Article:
The Director General of the Commission for Technical and Vocational Education and Training (CTVET), Dr Fred Kyei Asamoah has debunked the notion that the emergence of Artificial Intelligence (AI) will soon take away the jobs of TVET graduates.

He explained that rather, the combination of AI and the skills of the artisans in the industry could bring about new job creation, massive improvement in the development of every economy since the skills of the artisan in the creation and repair of certain equipment and products cannot be underestimated in every economy.

Dr Kyei Asamoah announced this on Friday at a trade profile sensitisation workshop held in Accra, organised by the CTVET in partnership with the World University Service of Canada (WUSC) and aimed at sensitising the nation and all stakeholders in the TVET space on the TVET Trade Profile.

In attendance were Ghana Education Service (GES) and Ghana TVET Service (GTVET) Guidance and Counselling Coordinators from the Greater Accra, Ashanti, Eastern, Central and Western Regions.

Also present were development partners like the German Development Agency (GIZ), Group Insight, AHK and Campaign for Female Education (CAMFED) Ghana.

“Yes, Artificial Intelligence can do many things but it cannot do what our artisans need to do. For instance, it cannot do the repairs and maintenance. Artificial intelligence can do so many things but people need skills to do so many other things,” Dr Kyei Asamoah said.

Again he posited that “with internet and other technological advancements, skills training is still needed to augment the new development in the information and technology world to create more jobs and the only way we can do that is to have skills”.

Dr Kyei Asamoah, praised President Nana Akufo-Addo for his support towards the revamping of Science, Technology, Engineering and Mathematics (STEM) and TVET to boost the transformation of the nation’s economy.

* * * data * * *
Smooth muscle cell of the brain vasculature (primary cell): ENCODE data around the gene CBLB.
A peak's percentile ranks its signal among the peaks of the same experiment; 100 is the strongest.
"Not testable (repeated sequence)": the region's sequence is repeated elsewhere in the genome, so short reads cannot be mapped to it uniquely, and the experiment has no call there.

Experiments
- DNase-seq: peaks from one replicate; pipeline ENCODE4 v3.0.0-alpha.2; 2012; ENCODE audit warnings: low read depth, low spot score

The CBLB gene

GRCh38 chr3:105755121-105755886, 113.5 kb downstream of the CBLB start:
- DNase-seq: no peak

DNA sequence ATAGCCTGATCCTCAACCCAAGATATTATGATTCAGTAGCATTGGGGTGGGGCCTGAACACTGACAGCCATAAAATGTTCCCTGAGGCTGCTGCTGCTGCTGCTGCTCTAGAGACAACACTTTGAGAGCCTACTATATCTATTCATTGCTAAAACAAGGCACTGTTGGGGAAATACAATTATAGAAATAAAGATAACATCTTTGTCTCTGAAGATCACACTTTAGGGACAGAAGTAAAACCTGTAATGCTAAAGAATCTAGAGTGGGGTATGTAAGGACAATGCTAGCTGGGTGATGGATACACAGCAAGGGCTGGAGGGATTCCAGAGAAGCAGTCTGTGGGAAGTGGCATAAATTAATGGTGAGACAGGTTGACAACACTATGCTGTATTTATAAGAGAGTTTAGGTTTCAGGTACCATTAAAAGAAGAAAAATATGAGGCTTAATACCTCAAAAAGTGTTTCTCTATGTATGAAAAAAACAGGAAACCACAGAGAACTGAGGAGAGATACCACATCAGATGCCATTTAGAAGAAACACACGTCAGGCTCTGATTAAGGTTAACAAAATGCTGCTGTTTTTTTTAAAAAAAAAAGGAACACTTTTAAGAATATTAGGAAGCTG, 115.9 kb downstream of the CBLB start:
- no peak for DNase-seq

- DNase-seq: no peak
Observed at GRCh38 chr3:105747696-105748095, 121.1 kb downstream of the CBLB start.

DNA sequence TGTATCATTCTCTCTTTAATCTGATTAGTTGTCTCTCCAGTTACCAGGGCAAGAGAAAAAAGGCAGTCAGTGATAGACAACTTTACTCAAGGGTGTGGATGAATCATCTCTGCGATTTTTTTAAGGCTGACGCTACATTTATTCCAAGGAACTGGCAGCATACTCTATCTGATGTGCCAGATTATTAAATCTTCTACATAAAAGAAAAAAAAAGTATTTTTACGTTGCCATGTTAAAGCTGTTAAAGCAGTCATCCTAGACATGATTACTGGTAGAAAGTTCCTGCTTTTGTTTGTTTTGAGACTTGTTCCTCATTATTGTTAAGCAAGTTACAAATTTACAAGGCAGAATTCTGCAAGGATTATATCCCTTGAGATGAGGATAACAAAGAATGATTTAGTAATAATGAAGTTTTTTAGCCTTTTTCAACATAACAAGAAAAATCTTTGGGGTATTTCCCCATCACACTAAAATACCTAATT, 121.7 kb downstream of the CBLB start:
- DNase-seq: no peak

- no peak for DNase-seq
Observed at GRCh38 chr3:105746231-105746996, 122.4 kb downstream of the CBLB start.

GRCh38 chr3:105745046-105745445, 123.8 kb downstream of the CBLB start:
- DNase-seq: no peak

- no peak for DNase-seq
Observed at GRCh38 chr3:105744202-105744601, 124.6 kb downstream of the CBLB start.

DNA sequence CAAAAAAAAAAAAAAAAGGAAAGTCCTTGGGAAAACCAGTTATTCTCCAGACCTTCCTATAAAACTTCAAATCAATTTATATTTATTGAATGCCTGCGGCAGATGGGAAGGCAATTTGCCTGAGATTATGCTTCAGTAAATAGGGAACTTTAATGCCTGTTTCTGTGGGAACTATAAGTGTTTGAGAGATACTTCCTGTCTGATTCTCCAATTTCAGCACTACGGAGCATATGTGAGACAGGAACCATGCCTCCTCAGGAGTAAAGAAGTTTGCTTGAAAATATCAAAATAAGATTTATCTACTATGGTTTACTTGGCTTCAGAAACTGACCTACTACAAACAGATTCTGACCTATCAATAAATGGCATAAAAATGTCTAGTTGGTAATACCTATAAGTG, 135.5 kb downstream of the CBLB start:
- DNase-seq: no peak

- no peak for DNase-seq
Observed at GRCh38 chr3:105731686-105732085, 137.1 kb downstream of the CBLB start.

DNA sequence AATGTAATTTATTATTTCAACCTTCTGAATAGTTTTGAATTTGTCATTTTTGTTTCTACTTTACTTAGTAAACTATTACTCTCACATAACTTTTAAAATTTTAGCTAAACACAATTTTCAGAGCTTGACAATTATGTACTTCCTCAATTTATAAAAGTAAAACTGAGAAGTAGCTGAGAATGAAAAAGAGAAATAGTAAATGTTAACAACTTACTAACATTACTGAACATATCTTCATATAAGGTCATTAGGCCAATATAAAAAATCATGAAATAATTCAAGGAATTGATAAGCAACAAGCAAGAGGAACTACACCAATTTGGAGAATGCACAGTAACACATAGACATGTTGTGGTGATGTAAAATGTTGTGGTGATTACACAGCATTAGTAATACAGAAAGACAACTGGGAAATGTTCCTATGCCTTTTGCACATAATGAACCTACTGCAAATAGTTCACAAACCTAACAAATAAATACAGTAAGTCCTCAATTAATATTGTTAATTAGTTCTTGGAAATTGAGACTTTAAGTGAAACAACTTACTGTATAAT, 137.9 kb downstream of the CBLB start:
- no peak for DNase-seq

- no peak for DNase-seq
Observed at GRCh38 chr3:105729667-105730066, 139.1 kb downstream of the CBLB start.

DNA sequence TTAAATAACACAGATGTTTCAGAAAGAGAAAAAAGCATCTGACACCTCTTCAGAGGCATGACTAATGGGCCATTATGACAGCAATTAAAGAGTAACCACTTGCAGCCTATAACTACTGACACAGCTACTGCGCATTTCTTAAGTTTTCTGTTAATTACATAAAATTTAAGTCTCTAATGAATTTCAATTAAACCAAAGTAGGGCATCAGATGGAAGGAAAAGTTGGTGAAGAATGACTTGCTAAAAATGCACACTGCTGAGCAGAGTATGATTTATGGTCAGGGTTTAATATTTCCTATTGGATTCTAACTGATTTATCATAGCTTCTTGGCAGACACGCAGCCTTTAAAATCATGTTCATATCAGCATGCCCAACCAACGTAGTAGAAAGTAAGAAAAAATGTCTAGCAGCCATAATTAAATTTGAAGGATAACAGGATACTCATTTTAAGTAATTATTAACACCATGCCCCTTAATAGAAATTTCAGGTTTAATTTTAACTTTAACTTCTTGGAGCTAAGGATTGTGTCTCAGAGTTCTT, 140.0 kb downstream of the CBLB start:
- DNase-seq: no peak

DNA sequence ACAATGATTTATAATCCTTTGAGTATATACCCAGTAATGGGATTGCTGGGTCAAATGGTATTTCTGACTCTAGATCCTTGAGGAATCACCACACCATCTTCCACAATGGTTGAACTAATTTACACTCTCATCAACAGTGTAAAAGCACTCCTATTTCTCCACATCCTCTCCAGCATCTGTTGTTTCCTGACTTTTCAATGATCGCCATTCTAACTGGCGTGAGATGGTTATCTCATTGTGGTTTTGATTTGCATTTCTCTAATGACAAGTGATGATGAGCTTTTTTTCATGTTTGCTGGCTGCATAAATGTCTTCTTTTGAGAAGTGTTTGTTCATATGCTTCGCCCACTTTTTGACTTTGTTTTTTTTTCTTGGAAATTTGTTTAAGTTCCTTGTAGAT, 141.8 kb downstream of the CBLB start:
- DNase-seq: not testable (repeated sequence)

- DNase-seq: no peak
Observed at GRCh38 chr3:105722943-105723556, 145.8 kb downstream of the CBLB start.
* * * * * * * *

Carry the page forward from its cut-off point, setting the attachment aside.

The Director General urged all stakeholders in the nation’s education sector to support the effort being made to promote TVET education since it played a critical role towards the transformation of the nation’s economy since grammar education alone could not do so.

Dr Kyei Asamoah indicated that a change of mindset was required by all since society needed to support the growth and acceptance of TVET as the magic wand to change the fortunes of this nation.

He tasked guidance and counselling coordinators to go to basic schools to counsel pupils on prospects in the selection of TVET courses.

This, according to him would help them select courses they had an interest in or had a passion for so they could study it with much energy and excitement.

He tasked guidance and counsellors coordinators in schools to redouble their effort at changing the narrative with students and gave the assurance that things would soon change if all stakeholders played their roles to ensure that TVET becomes the mainstay of the nation’s economy.

The Director General announced that CTVET is currently piloting guidance and counselling in 100 districts across the country for the next two years after which it would be reviewed before being rolled out to all schools.

The Head of Guidance and Career Counselling, Ghana TVETS, Madam Gifty Mensah, stated that career guidance was very critical in the training of students since it helped them to know the prospects available to him/her after their courses of study.

Again, she said, there was a need for Junior High School students to be assisted with career guidance before they select their courses and write the Basic Education Certificate Examination (BECE).

The occasion was used to sensitise the guidance and counselling coordinators and others to the Trade Profiles of nine trade areas namely; Solar Power Technicians, Electrician, Electronics Technicians, Refrigeration and Air Condition Technician, Automotive Electrician, Automotive Mechanics, Architectural and Engineering Technicians, Information and Communication Technology ICT support and Welder and metal fabricators.

The trade profiles highlighted trade descriptions/work types, skills to be acquired, specialization in that trade and qualifications needed for such trade as well as where they could progress to going forward with that trade.

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